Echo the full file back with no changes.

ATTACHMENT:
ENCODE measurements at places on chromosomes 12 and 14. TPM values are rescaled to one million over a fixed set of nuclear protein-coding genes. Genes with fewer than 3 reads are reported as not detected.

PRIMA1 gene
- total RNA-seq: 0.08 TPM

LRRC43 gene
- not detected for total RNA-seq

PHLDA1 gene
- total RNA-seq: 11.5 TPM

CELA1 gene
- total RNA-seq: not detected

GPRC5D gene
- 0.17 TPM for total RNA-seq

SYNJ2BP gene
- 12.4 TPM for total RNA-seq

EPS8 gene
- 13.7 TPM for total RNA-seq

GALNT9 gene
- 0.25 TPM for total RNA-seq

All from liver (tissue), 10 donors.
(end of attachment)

ENCODE measurements at places on chromosomes 12 and 14. TPM values are rescaled to one million over a fixed set of nuclear protein-coding genes. Genes with fewer than 3 reads are reported as not detected.

PRIMA1 gene
- total RNA-seq: 0.08 TPM

LRRC43 gene
- not detected for total RNA-seq

PHLDA1 gene
- total RNA-seq: 11.5 TPM

CELA1 gene
- total RNA-seq: not detected

GPRC5D gene
- 0.17 TPM for total RNA-seq

SYNJ2BP gene
- 12.4 TPM for total RNA-seq

EPS8 gene
- 13.7 TPM for total RNA-seq

GALNT9 gene
- 0.25 TPM for total RNA-seq

All from liver (tissue), 10 donors.